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President Eliot has a good word to say for the study of history in his recent article in the June Century, discussing the proper elements for a college education. "If any study is liberal and literalizing," he writes, "it is the modern study of history. Philology and polite literature arrogate the title of the humanities;' but what study can so justly claim that honorable title as the study which deals with the actual experience on this earth of social and progressive man?"

In view of the demands of the modern spirit upon our colleges, so well expressed by President Eliot in this article, it is pleasant to reflect that Harvard falls short of the requirements of the new ideal perhaps as little as any college in America, with possibly one exception, and that in the department of historical study so notably patronized by President Eliot, her position is that of a leader. Already the fame of the college in attracting the more serious students of the higher branches has been largely increased by the widespread reputation of its history department. With eighteen regular courses, and eight instructors entirely devoted to this specialty, besides the collateral instruction in history given to a considerable extent in courses in the ancient and classical languages, in ancient art and in political and financial science, the opportunities offered to the students in this branch of learning are already of the best. Modern history, particularly that of America has as summed at Harvard to a considerable extent the position that its importance demands.

It is above all the modern "scientific" method in history that is in vogue at Harvard. The fundamental distinction of this method,-the distinction expressed by the definition of "history as past politics, politics as present history" is recognized as governing the plan of instruction in almost every course under this subject. At Cambridge (and Cambridge and Harvard in this sense are practically one) has sprung up within the last few years a circle of historical students and writers, particularly in American History, not yet firmly enough bound together by common ideas, or united under a common leader to form a school, but united enough in general subjects and aim to exercise in the near future a decided influence. Of the younger generation of historians this circle at Cambridge is the most promising. Besides the Harvard instructors there should be named as belonging to it, T. W. Higginson, whose current articles in Harper's are expected to form the basis of a work upon American History Justin Winsor, the librarian of Harvard, who, it is known is engaged in writing a critical history of America; Mr. Arthur Gilman, author of a recently published Short History of the American people; those recent graduates of Harvard whose work is represented in the American Statesman's Series of Volumes, such as Mr. Morse, the editor of the series, Henry Cabot Lodge and Mr. Henry Adams; to these may be added the name of Mr. Eggleston, who gathers in Cambridge the greater part of his materials for his work on colonial history, now appearing in the Century. Mr. Tillinghast of the Harvard library, and editor of a recent Epitome of History, should also be named in the list.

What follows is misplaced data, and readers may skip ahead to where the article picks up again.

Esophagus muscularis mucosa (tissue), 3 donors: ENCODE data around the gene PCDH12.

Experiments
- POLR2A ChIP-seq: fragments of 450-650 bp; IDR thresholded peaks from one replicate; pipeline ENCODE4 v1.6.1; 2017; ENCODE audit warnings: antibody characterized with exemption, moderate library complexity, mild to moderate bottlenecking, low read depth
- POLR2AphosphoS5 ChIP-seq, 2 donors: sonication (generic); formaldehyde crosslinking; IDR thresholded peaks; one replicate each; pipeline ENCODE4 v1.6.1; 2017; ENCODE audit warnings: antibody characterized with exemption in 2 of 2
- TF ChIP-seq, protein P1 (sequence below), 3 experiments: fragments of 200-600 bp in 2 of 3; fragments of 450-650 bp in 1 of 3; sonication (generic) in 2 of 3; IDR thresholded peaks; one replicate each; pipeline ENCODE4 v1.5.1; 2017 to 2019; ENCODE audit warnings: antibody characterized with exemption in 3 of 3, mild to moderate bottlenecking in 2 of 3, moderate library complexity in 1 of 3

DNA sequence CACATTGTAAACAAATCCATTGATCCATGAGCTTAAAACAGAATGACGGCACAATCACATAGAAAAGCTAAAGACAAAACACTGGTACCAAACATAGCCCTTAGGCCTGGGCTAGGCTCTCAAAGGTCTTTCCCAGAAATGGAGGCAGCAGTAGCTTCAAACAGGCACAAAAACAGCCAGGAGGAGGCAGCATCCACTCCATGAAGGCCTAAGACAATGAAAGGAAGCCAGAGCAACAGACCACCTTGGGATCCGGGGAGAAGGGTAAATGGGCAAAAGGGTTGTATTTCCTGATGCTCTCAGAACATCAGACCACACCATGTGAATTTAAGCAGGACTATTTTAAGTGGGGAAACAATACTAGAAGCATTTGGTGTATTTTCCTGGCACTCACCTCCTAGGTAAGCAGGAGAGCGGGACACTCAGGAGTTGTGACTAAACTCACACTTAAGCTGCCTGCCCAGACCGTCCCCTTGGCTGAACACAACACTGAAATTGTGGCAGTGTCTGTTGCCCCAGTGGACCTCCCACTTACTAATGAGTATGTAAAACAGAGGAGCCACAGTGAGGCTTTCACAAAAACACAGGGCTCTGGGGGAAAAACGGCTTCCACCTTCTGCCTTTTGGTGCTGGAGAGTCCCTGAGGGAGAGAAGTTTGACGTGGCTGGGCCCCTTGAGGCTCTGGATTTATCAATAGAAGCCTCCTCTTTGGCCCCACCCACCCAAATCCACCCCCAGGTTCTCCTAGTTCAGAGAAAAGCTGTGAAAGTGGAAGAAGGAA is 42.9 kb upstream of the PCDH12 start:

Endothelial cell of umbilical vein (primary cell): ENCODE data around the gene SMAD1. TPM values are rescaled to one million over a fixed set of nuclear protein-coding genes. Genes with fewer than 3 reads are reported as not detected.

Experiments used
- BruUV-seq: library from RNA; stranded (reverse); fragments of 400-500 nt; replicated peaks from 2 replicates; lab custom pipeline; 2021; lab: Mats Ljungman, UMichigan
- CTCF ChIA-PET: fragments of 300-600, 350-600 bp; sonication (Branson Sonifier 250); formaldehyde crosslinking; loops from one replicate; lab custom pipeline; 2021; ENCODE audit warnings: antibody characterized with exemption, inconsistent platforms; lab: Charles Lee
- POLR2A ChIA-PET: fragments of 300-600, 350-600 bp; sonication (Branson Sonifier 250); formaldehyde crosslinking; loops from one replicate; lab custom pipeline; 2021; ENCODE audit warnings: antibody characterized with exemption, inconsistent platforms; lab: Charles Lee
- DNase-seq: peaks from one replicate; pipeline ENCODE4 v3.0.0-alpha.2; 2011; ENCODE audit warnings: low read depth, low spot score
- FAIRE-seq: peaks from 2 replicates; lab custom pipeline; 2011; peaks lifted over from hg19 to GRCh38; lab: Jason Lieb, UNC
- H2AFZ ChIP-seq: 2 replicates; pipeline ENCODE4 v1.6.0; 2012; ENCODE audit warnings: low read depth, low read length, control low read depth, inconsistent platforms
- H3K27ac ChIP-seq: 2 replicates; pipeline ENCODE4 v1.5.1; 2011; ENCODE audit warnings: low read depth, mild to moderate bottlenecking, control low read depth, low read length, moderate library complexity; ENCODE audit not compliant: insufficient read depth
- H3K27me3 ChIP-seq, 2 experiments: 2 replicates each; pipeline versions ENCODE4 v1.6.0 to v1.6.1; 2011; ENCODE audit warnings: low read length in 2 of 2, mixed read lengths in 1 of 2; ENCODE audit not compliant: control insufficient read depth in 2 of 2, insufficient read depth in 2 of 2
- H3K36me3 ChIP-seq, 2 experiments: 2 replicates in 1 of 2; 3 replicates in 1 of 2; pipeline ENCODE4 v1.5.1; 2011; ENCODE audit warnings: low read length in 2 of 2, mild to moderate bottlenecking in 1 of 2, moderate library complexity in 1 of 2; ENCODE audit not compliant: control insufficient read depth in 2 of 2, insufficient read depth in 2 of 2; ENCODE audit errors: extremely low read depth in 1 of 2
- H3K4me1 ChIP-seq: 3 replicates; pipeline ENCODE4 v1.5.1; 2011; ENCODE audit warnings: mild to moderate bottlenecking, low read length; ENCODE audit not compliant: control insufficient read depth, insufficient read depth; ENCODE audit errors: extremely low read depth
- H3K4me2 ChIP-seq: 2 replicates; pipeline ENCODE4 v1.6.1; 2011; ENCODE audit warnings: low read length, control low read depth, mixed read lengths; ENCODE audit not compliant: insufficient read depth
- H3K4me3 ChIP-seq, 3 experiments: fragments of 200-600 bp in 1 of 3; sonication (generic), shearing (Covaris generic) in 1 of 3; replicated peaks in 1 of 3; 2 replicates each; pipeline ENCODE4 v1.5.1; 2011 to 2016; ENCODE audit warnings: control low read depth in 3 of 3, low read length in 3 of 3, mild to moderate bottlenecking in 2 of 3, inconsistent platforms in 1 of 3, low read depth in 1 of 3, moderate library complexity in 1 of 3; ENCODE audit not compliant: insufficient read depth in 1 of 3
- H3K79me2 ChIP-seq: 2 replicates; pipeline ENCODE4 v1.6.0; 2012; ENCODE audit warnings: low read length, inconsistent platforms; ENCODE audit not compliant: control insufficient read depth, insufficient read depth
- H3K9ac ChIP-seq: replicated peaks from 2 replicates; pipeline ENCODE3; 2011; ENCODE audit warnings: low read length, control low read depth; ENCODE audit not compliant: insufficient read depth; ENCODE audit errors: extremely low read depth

With such an impetus from his surroundings, with the incomparable advantages of the Harvard library, whose collection of Americans is, we believe surpassed by but one library in this country,-the Carter Brown library in Providence,-in addition to courses 2 and 13 in United States Constitutional History, course 18 in American Colonial History, course 6 and 8 in Political Economy, treating of the History of the Tariff and of Finance in the United States, and course 4 in the same subject, touching on the economic history of America; the opportunities of the student of the history of this country to be found in Cambridge are not by any means inconsiderable.